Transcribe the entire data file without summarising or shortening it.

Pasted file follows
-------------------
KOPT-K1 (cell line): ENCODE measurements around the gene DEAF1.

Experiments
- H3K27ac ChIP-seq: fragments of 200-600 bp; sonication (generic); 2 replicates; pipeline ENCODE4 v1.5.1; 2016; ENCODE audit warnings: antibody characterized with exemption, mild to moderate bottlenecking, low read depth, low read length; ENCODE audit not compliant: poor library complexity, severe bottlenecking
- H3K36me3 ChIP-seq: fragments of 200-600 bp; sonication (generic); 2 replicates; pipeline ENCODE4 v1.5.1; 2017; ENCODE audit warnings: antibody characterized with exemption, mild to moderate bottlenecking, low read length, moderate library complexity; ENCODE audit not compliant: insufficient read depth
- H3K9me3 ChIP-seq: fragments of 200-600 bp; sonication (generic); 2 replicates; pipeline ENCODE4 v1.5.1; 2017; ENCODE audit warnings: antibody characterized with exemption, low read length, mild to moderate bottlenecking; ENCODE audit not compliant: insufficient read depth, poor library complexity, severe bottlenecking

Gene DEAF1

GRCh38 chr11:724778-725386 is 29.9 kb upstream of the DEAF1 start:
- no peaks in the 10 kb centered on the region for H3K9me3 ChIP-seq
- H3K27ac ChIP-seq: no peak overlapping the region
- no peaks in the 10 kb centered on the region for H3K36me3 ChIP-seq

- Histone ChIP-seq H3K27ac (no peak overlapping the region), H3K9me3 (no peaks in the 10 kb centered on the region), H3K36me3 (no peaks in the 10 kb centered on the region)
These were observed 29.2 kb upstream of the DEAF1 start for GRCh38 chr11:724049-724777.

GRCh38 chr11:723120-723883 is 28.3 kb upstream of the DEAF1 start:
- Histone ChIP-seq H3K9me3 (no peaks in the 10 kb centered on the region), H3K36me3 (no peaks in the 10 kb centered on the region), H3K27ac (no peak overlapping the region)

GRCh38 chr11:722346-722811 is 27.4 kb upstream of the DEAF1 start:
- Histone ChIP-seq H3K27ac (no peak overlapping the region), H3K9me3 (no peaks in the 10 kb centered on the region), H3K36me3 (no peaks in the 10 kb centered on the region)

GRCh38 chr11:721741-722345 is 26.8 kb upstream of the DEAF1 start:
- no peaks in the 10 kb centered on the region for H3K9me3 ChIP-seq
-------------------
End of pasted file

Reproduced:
KOPT-K1 (cell line): ENCODE measurements around the gene DEAF1.

Experiments
- H3K27ac ChIP-seq: fragments of 200-600 bp; sonication (generic); 2 replicates; pipeline ENCODE4 v1.5.1; 2016; ENCODE audit warnings: antibody characterized with exemption, mild to moderate bottlenecking, low read depth, low read length; ENCODE audit not compliant: poor library complexity, severe bottlenecking
- H3K36me3 ChIP-seq: fragments of 200-600 bp; sonication (generic); 2 replicates; pipeline ENCODE4 v1.5.1; 2017; ENCODE audit warnings: antibody characterized with exemption, mild to moderate bottlenecking, low read length, moderate library complexity; ENCODE audit not compliant: insufficient read depth
- H3K9me3 ChIP-seq: fragments of 200-600 bp; sonication (generic); 2 replicates; pipeline ENCODE4 v1.5.1; 2017; ENCODE audit warnings: antibody characterized with exemption, low read length, mild to moderate bottlenecking; ENCODE audit not compliant: insufficient read depth, poor library complexity, severe bottlenecking

Gene DEAF1

GRCh38 chr11:724778-725386 is 29.9 kb upstream of the DEAF1 start:
- no peaks in the 10 kb centered on the region for H3K9me3 ChIP-seq
- H3K27ac ChIP-seq: no peak overlapping the region
- no peaks in the 10 kb centered on the region for H3K36me3 ChIP-seq

- Histone ChIP-seq H3K27ac (no peak overlapping the region), H3K9me3 (no peaks in the 10 kb centered on the region), H3K36me3 (no peaks in the 10 kb centered on the region)
These were observed 29.2 kb upstream of the DEAF1 start for GRCh38 chr11:724049-724777.

GRCh38 chr11:723120-723883 is 28.3 kb upstream of the DEAF1 start:
- Histone ChIP-seq H3K9me3 (no peaks in the 10 kb centered on the region), H3K36me3 (no peaks in the 10 kb centered on the region), H3K27ac (no peak overlapping the region)

GRCh38 chr11:722346-722811 is 27.4 kb upstream of the DEAF1 start:
- Histone ChIP-seq H3K27ac (no peak overlapping the region), H3K9me3 (no peaks in the 10 kb centered on the region), H3K36me3 (no peaks in the 10 kb centered on the region)

GRCh38 chr11:721741-722345 is 26.8 kb upstream of the DEAF1 start:
- no peaks in the 10 kb centered on the region for H3K9me3 ChIP-seq